With that out of the way, though, how to go about fixing this? When you're connecting securely to a website through a browser, the browser presents a warning message which you can choose to ignore once or ignore permanently. Java code, of course, has no way to present a warning message to a user in an arbitrary context (how would that work in a Maven build, for example?) You can actually completely disable the certificate check by installing a null TrustManager instance, but that's not really what you want here; what you really want is to import the signing certificate so that the connection is always trusted. The keytool allows you to do so via:

$ keytool -importcert -file ./certificate_file
which takes as input the certificate that you want to have imported as a trusted root. So how do you get your hands on that certificate in the first place? Most browsers will show you the certificate chain, but not let you download the actual certificates (IE used to, but the most recent versions don't). Fortunately, the same keytool that ships with the JDK that you can use to view the contents of a keystore will download a certificate chain for you:
$ keytool -printcert -rfc -sslserver maven.2xoffice.com
The -rfc option outputs the certificate chain in PEM-encoded format for easy import back into a keystore. In my case, it was the last certificate in the list that I wanted, so I saved the whole thing (including the BEGIN CERTIFICATE and END CERTIFICATE lines, which are significant in this case) as godaddyg2.pem and imported it into my trust store via:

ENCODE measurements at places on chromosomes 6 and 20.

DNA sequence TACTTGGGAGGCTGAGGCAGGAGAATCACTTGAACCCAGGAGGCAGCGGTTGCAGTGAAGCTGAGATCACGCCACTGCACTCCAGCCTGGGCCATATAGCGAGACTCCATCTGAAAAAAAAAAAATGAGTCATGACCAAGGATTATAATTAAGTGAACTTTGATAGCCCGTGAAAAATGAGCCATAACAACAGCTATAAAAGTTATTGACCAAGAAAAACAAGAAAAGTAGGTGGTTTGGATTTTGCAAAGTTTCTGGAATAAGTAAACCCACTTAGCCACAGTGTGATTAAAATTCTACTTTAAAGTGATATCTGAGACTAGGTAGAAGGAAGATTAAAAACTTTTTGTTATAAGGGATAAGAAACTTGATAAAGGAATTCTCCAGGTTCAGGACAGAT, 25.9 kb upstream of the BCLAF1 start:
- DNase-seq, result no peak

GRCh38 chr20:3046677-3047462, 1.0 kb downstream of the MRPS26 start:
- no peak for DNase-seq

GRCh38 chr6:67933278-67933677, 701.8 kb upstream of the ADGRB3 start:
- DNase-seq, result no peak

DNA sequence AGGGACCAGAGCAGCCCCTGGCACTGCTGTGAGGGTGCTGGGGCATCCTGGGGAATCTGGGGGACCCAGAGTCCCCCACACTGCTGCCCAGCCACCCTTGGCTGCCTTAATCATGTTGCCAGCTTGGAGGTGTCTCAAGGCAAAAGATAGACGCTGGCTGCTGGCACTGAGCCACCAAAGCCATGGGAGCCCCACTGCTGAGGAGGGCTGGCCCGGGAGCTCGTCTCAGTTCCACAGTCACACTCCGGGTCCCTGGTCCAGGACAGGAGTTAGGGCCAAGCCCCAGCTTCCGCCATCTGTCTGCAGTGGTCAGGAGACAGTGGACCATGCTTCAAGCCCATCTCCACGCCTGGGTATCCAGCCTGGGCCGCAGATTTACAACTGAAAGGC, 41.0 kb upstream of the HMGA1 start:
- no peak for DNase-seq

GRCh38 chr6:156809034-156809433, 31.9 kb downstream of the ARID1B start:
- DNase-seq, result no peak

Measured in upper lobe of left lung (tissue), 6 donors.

$ keytool -importcert -file ./godaddyg2.pem -keystore $JRE_LIB/lib/security/cacerts
after verifying in a browser that this was, in fact, the certificate I wanted.

Add a comment:

Completely off-topic or spam comments will be removed at the discretion of the moderator.

You may preserve formatting (e.g. a code sample) by indenting with four spaces preceding the formatted line(s)

Name: Name is required
Email (will not be displayed publicly):
Comment is required
melvin, 2015-03-08
porfa necesito la certificacion para poder navegar en wet
Jobby Joseph, 2015-03-17
Excellent article, explained in a very simple manner. Thanks,
hvgeertruy, 2015-08-05
This article helped me a lot, I tried other sources but those were incomplete on the subject or just plain wrong. It also gave me a good background explanation on the context of the certificates, this will be a great help in the future Thanks mate
Josh, 2015-08-05
Glad I could help!
Robb01, 2015-12-30
Thanks for posting this. Searching on my errors produced very few hits and your post is the closest. It also gives great insight into what is going on.
My error is slightly different: